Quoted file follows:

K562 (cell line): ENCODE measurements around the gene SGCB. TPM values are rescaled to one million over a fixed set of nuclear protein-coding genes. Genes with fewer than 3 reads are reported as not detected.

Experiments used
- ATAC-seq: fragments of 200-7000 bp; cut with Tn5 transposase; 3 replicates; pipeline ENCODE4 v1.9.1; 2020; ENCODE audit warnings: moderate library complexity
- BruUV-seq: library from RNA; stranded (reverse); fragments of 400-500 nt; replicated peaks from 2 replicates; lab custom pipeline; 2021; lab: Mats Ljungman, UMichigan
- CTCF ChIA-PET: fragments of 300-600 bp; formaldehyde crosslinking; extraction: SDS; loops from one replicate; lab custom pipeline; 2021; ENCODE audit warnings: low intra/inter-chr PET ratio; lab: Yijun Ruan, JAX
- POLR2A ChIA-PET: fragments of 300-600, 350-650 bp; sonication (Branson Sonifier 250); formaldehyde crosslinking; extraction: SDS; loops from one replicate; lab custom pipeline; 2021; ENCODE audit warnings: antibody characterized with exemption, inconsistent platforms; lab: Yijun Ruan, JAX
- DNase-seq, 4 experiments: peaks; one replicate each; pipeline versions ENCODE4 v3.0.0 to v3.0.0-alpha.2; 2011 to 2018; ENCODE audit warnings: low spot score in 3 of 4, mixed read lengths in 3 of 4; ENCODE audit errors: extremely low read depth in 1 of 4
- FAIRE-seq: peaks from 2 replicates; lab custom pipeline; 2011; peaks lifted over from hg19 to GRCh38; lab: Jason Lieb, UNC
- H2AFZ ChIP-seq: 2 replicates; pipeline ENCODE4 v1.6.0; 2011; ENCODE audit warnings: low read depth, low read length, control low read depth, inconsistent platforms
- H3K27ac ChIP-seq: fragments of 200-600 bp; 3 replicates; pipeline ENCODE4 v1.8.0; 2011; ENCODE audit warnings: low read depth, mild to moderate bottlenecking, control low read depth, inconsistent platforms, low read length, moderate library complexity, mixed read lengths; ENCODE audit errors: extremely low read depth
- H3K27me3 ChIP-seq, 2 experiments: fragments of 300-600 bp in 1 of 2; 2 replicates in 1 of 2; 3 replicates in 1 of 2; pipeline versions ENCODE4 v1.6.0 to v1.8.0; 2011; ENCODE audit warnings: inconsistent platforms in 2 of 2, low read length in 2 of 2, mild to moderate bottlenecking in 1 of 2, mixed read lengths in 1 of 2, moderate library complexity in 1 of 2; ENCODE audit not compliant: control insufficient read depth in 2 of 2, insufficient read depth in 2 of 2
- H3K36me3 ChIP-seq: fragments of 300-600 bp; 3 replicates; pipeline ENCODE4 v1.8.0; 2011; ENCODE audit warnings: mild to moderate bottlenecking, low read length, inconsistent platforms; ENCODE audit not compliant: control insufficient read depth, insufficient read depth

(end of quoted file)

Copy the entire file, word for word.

K562 (cell line): ENCODE measurements around the gene SGCB. TPM values are rescaled to one million over a fixed set of nuclear protein-coding genes. Genes with fewer than 3 reads are reported as not detected.

Experiments used
- ATAC-seq: fragments of 200-7000 bp; cut with Tn5 transposase; 3 replicates; pipeline ENCODE4 v1.9.1; 2020; ENCODE audit warnings: moderate library complexity
- BruUV-seq: library from RNA; stranded (reverse); fragments of 400-500 nt; replicated peaks from 2 replicates; lab custom pipeline; 2021; lab: Mats Ljungman, UMichigan
- CTCF ChIA-PET: fragments of 300-600 bp; formaldehyde crosslinking; extraction: SDS; loops from one replicate; lab custom pipeline; 2021; ENCODE audit warnings: low intra/inter-chr PET ratio; lab: Yijun Ruan, JAX
- POLR2A ChIA-PET: fragments of 300-600, 350-650 bp; sonication (Branson Sonifier 250); formaldehyde crosslinking; extraction: SDS; loops from one replicate; lab custom pipeline; 2021; ENCODE audit warnings: antibody characterized with exemption, inconsistent platforms; lab: Yijun Ruan, JAX
- DNase-seq, 4 experiments: peaks; one replicate each; pipeline versions ENCODE4 v3.0.0 to v3.0.0-alpha.2; 2011 to 2018; ENCODE audit warnings: low spot score in 3 of 4, mixed read lengths in 3 of 4; ENCODE audit errors: extremely low read depth in 1 of 4
- FAIRE-seq: peaks from 2 replicates; lab custom pipeline; 2011; peaks lifted over from hg19 to GRCh38; lab: Jason Lieb, UNC
- H2AFZ ChIP-seq: 2 replicates; pipeline ENCODE4 v1.6.0; 2011; ENCODE audit warnings: low read depth, low read length, control low read depth, inconsistent platforms
- H3K27ac ChIP-seq: fragments of 200-600 bp; 3 replicates; pipeline ENCODE4 v1.8.0; 2011; ENCODE audit warnings: low read depth, mild to moderate bottlenecking, control low read depth, inconsistent platforms, low read length, moderate library complexity, mixed read lengths; ENCODE audit errors: extremely low read depth
- H3K27me3 ChIP-seq, 2 experiments: fragments of 300-600 bp in 1 of 2; 2 replicates in 1 of 2; 3 replicates in 1 of 2; pipeline versions ENCODE4 v1.6.0 to v1.8.0; 2011; ENCODE audit warnings: inconsistent platforms in 2 of 2, low read length in 2 of 2, mild to moderate bottlenecking in 1 of 2, mixed read lengths in 1 of 2, moderate library complexity in 1 of 2; ENCODE audit not compliant: control insufficient read depth in 2 of 2, insufficient read depth in 2 of 2
- H3K36me3 ChIP-seq: fragments of 300-600 bp; 3 replicates; pipeline ENCODE4 v1.8.0; 2011; ENCODE audit warnings: mild to moderate bottlenecking, low read length, inconsistent platforms; ENCODE audit not compliant: control insufficient read depth, insufficient read depth